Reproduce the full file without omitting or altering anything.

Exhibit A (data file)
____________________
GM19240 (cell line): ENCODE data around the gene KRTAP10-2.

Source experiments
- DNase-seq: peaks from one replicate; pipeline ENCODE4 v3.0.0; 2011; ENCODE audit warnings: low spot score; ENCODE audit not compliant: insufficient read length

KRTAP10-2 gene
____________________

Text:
GM19240 (cell line): ENCODE data around the gene KRTAP10-2.

Source experiments
- DNase-seq: peaks from one replicate; pipeline ENCODE4 v3.0.0; 2011; ENCODE audit warnings: low spot score; ENCODE audit not compliant: insufficient read length

KRTAP10-2 gene